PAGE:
More than 60 women consider suing Google, claiming sexism and a pay gap
Scandal over discrimination at the company deepens as dozens of current and former staff say they earned less than men despite equal qualifications
More than 60 current and former Google employees are considering bringing a class-action lawsuit alleging sexism and pay disparities against women, as the technology giant wrestles with a deepening crisis over alleged discrimination.
James Finberg, the civil rights attorney working on the possible legal action on behalf of the female employees, told the Guardian they contend they have earned less than men at Google despite equal qualifications and comparable positions.
Others, he said, have struggled in other ways to advance their careers at Google due to a culture that is hostile to women.
The Silicon Valley company is reeling from the leak over the weekend of a male software engineers 10-page manifesto criticizing diversity initiatives and arguing that men occupy more leadership roles than women in tech biological differences.
The document, which was widely condemned as misogynistic and scientifically inaccurate, prompted Google to eventually fire the author, James Damore, and reignited debate about discrimination and sexual harassment that critics say is rampant in the technology industry.
A class-action gender discrimination suit would build on a case brought by the US Department of Labor (DoL), which is arguing that Google systematically underpays women and recently convinced a judge to force the company to hand over a portion of the companys salary records.
Google is vehemently denying that its salaries are discriminatory. However Finberg, who said he had interviewed around half of the 60 women who may be part of his lawsuit, said their testimony indicated there are clear disparities and prejudices that hurt women at the Mountain View company.
They are concerned that women are channeled to levels and positions that pay less than men with similar education and experience, Finberg said. Despite similar positions and qualifications, he said, some women said they make less than male counterparts in salaries, bonuses and stock options.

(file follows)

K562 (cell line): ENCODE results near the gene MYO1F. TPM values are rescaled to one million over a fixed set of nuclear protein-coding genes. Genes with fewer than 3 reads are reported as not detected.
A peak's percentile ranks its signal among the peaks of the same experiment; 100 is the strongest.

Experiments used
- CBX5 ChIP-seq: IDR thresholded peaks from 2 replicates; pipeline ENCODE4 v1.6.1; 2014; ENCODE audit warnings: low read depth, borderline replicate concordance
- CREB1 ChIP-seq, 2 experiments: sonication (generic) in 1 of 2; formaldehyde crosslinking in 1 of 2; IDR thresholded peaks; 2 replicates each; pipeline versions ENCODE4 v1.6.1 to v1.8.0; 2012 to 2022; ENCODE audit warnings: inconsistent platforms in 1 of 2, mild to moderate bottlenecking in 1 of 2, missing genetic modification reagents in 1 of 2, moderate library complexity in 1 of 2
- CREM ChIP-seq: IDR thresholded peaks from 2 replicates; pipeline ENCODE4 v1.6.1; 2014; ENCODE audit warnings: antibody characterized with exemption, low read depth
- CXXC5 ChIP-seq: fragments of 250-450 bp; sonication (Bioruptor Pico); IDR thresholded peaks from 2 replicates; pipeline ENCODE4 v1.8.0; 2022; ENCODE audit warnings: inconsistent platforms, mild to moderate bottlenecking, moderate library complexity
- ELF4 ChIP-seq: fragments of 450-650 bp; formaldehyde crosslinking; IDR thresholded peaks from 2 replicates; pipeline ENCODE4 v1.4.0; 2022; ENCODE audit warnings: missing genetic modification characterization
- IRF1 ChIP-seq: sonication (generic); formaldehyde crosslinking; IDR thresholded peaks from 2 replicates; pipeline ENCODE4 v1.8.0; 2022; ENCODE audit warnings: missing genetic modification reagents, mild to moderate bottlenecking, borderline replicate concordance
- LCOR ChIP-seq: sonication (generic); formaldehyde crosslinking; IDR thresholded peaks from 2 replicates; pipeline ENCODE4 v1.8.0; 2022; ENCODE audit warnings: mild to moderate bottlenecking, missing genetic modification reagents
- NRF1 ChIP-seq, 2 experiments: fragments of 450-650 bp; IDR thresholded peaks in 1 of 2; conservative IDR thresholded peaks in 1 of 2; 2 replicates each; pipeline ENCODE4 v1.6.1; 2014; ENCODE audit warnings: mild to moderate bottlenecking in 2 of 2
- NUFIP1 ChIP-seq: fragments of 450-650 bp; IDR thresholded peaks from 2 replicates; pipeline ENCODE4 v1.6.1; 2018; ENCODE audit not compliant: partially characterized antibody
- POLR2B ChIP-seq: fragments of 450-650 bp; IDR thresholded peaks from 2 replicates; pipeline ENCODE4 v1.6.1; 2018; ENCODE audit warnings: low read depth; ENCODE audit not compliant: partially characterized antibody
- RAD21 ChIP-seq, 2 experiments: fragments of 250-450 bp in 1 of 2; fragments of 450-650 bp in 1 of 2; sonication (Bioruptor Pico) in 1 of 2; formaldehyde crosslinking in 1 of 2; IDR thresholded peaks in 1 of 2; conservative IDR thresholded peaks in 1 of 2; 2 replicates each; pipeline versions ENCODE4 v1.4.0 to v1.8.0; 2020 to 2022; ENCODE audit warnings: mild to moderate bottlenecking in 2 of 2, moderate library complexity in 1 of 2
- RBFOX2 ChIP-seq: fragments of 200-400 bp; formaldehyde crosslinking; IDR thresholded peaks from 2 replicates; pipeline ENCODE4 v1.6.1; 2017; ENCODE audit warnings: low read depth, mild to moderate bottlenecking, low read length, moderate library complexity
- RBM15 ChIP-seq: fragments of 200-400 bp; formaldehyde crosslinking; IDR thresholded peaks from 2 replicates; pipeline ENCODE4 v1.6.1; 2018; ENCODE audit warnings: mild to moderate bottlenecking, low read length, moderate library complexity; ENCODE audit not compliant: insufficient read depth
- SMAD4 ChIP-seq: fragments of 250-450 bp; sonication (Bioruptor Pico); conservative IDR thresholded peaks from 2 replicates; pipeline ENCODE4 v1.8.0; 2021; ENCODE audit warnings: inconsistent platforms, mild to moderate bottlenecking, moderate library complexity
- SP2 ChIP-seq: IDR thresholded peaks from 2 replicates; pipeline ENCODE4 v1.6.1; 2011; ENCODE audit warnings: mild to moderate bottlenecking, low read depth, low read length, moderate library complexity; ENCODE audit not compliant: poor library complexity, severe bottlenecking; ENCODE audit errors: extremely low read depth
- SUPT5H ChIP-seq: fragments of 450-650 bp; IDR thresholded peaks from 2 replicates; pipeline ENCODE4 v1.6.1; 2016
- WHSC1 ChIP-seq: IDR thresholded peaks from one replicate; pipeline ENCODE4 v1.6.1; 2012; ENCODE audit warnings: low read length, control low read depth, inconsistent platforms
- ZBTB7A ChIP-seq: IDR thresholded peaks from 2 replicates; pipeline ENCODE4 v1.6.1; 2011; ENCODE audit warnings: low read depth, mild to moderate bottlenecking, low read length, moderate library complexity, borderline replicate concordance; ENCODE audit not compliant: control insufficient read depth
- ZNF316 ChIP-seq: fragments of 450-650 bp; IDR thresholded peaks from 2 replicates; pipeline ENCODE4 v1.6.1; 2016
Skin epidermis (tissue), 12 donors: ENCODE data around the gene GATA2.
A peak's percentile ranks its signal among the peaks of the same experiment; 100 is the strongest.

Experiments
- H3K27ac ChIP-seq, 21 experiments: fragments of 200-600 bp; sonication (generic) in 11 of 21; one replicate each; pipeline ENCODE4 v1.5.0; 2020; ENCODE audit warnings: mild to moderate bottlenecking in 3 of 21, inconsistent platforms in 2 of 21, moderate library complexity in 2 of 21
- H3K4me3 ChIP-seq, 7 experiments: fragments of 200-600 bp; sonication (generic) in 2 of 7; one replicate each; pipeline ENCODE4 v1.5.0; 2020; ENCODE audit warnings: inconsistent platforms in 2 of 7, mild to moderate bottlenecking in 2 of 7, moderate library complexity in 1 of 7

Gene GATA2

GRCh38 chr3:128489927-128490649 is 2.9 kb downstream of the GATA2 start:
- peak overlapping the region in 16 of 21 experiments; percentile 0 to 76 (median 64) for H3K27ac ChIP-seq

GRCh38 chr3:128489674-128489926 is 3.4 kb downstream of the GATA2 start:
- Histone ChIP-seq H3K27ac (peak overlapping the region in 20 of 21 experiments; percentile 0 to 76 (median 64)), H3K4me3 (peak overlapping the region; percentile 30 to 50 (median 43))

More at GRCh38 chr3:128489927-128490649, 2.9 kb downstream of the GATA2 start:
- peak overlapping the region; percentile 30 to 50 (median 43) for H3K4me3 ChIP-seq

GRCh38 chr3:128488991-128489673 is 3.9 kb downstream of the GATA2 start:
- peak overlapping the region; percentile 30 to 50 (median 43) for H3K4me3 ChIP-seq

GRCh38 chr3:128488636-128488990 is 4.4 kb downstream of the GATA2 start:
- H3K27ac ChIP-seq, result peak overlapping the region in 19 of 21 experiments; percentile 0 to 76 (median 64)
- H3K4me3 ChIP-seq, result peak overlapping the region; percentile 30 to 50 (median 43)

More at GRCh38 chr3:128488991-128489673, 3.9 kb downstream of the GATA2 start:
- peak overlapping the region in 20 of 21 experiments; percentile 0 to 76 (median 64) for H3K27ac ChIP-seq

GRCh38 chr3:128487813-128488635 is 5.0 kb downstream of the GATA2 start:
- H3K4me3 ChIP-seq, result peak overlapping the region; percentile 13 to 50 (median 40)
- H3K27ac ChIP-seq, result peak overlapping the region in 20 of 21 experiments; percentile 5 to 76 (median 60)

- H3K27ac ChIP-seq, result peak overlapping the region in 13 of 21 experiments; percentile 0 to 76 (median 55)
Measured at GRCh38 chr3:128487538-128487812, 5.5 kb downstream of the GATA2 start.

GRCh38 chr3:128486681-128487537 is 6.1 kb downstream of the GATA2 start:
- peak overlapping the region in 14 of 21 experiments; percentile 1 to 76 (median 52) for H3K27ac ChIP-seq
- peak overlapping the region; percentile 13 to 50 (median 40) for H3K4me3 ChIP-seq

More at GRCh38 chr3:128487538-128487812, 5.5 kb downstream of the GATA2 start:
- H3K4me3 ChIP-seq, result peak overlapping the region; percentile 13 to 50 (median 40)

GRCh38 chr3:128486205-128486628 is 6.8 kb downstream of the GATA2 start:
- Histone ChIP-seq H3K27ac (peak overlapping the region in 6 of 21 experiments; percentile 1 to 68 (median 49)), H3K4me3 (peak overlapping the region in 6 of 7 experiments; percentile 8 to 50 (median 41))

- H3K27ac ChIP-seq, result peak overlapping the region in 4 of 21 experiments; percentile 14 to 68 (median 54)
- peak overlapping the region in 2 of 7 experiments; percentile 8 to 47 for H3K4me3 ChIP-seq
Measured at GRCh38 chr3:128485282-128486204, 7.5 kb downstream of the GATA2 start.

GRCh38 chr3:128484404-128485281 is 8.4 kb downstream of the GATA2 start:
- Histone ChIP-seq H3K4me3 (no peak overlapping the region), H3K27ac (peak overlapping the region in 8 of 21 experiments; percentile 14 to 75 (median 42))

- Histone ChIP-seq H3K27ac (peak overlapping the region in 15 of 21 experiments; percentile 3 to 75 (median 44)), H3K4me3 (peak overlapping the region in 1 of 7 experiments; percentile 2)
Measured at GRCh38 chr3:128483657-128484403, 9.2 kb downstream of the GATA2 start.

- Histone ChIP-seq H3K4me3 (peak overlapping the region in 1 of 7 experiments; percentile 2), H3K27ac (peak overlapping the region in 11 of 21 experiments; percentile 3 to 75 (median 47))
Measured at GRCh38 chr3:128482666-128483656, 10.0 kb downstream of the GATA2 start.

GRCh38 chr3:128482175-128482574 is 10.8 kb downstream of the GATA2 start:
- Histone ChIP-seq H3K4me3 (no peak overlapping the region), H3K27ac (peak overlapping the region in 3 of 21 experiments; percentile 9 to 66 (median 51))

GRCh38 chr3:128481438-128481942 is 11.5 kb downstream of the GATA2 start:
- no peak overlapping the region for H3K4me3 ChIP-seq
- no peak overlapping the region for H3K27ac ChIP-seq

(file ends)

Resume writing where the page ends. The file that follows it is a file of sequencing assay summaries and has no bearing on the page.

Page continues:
Several women he interviewed have said they make around $40,000 less than male colleagues doing the same work, with one woman saying she makes two-thirds of a male peers salary.
Of the more than 60 women who have reached out to the attorney in the last three weeks, about half still work for Google, according to Finberg, who said that more than a dozen claimed that discrimination played a role in their decision to leave the company.
One former senior manager who recently left Google told the Guardian she repeatedly learned of men at the same level as her earning tens of thousands of dollars more than her, and in one case, she said she had a male employee join her team with a higher salary despite the fact that she was his superior.
Its demoralizing, said the worker, who requested anonymity for fear of retribution. Theres something subconsciously that happens where you do start to question the value that youre adding to the company.
The manager said that dealing with frequent sexism in the workplace and helping other women navigate the discrimination they were facing took a toll on her and contributed to her decision to quit. After a while, it just became exhausting, she said. It takes emotional energy that builds up over time.
Finberg argued that when men get higher compensation in the form of base salary and stocks the big initial disparity turns into a larger and larger disparity every year.
I felt like I wasnt playing the game in the boys club environment, said another woman who worked for two years as a user experience designer and recently left Google. She said she regularly dealt with sexist remarks, such as comments about her looks, and that she felt it was discriminatory when she was denied a promotion despite her achievements and large workload.
I was watching male coworkers progress at a faster rate than myself. It was really disturbing, said the designer, who also requested anonymity.